One East Coast man got sick because he drank from a drinking
fountain at the Milwaukee airport during a brief layover
on a cross-country flight.
The source of the germ that sickened them still isn't
known and probably never will be.
Following the trail
Cryptosporidium is a protozoan, a one-celled organism
that stays dormant in water inside an egg-like shell,
which splits open and lets the germ multiply in the intestines.
It's common in standing water and is a well-known cause
of illness in cattle, especially calves, so investigation
initially focused on farm runoff as a potential source.
But the picture blurred when genetic analysis by the Centers
for Disease Control and Prevention revealed that stool
samples from infected Milwaukeeans contained a human strain
of Cryptosporidium, not a bovine one.
Although the source remains a mystery, how the germ got
in city water is well known.
Chlorination doesn't kill Cryptosporidium; it must be
filtered out. At the time, that depended greatly on chemicals
to precipitate impurities out of raw water. City officials
had been experimenting with a new chemical that apparently
did this quite poorly, especially at the Howard Avenue
Purification Plant on the south side.
For weeks, residents called the water department, complaining
of cloudy, foul-smelling water, and officials kept using
more of the chemical to try to fix the problem, not realizing
it was ineffective.
There were unusual weather conditions - a snowy, wet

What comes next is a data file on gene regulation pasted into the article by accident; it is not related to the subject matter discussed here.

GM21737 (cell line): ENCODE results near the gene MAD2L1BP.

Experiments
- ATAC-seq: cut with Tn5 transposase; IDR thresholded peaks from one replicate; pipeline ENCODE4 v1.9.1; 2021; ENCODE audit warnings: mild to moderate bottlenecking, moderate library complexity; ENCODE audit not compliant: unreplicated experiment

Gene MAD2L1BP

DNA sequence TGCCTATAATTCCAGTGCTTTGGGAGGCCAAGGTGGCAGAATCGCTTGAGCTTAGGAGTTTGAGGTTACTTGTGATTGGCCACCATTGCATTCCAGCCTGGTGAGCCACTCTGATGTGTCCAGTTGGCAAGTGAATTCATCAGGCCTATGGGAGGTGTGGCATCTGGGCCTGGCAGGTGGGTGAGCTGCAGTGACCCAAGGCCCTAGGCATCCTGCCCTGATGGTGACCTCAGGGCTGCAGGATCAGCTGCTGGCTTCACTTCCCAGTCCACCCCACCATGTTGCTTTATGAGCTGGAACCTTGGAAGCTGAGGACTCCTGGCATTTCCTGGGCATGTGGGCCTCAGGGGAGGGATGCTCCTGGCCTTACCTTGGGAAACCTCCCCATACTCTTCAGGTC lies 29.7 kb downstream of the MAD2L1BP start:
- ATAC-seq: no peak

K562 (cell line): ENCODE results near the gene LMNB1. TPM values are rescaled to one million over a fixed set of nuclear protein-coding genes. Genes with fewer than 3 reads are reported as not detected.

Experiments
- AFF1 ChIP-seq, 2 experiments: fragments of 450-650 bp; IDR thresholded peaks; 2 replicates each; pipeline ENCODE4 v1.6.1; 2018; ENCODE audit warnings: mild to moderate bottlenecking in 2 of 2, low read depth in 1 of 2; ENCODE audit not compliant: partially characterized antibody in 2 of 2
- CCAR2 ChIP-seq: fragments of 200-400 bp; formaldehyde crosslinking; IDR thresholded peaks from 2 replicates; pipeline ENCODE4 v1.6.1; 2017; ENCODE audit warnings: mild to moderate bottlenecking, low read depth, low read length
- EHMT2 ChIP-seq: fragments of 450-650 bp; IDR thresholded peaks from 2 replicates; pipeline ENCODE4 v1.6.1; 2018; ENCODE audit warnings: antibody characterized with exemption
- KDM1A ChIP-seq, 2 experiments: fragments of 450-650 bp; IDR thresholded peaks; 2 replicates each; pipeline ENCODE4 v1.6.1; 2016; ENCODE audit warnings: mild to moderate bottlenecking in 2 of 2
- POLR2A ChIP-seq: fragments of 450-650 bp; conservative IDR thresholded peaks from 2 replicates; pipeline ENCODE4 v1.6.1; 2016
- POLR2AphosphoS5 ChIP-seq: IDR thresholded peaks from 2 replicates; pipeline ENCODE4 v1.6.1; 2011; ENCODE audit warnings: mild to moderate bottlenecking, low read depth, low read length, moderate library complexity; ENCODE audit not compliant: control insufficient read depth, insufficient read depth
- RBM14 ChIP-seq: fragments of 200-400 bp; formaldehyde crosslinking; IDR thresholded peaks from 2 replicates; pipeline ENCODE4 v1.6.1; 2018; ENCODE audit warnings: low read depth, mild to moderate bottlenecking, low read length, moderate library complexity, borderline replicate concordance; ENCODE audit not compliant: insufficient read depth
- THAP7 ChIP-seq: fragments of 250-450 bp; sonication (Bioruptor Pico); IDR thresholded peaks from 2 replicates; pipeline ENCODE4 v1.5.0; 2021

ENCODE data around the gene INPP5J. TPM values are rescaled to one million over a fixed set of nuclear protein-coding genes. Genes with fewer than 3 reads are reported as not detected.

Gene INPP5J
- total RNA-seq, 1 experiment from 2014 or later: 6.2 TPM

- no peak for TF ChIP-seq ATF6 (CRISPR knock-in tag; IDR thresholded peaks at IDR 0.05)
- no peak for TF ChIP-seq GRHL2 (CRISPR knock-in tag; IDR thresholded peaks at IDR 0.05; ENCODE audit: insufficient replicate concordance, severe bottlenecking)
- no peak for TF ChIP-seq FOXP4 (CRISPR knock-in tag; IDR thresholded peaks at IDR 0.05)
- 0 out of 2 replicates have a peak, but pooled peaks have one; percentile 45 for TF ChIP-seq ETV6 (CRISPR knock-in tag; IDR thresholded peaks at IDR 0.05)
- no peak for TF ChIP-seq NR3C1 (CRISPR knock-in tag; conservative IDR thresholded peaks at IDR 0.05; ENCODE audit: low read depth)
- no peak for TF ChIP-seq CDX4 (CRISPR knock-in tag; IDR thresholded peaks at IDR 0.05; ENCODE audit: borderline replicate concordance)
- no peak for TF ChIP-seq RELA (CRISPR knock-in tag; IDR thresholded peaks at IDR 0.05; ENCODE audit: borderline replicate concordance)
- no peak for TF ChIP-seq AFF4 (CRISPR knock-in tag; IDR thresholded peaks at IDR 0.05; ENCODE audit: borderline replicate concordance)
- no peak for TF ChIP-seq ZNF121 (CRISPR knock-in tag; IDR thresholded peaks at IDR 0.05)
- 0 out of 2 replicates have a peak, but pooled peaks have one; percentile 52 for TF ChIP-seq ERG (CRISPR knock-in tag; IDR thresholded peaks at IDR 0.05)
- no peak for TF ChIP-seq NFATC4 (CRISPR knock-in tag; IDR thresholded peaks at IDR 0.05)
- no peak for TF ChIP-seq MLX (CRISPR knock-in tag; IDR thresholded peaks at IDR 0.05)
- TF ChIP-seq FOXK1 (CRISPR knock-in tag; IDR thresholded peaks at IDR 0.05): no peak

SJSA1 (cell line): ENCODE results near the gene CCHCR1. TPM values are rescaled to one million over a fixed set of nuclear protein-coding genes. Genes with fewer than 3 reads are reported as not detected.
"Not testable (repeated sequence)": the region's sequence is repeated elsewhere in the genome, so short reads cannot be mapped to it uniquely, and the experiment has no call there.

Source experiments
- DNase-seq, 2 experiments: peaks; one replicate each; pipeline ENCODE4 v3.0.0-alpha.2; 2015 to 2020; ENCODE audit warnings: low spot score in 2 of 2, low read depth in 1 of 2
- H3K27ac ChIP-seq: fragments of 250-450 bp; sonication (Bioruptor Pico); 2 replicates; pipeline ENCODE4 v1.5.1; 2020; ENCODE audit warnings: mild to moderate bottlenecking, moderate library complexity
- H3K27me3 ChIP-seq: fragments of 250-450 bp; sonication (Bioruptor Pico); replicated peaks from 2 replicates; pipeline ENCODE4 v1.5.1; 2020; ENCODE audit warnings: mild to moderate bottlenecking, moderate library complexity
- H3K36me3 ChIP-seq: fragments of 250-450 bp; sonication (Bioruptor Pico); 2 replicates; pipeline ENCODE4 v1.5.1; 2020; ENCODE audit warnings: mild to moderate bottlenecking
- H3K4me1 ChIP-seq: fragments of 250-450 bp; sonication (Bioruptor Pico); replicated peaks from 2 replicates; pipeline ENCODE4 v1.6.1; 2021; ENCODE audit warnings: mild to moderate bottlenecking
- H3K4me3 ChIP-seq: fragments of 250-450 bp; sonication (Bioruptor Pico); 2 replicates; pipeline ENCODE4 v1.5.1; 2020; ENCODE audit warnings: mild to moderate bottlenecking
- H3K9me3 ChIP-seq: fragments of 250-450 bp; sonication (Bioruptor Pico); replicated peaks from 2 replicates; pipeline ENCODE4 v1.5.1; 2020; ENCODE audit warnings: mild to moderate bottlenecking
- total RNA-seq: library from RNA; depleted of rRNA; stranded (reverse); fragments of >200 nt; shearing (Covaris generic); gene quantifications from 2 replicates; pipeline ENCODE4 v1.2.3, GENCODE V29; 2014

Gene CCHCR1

spring with lots of runoff into streams, and wind patterns
that affected currents and how water flowed around the
intake pipe in Lake Michigan, the source of the city's
City officials also discovered an illegal sewer connection
that had been allowing waste from a slaughterhouse to
enter sanitary sewers.
"It was an unbelievable confluence of events. There
were so many things going on at the same time," said
state epidemiologist Jeff Davis.
By April 5, a Monday, calls were flooding the Milwaukee
Health Department from the public, the media and pharmacies
saying that people were sick, and diarrhea medications
were flying off shelves.
Water under microscope
For several days, officials tested for bacteria and viruses
and came up blank. The protozoan didn't come to light
until the afternoon of April 7, when community doctor
Thomas Taft called the Health Department to say that another
doctor, Anthony Ziebert, had an older patient who tested
positive for Cryptosporidium.
City health officials had started to test for protozoans
and immediately sent faxes to hospitals, asking them to
do the same. By sunset, eight cases were confirmed.
In a meeting to discuss what to do, the mayor set a glass
of water in front of Davis, the state's chief medical
officer, and asked whether he'd drink it. Davis said no.
Norquist called a 9 p.m. news conference and ordered residents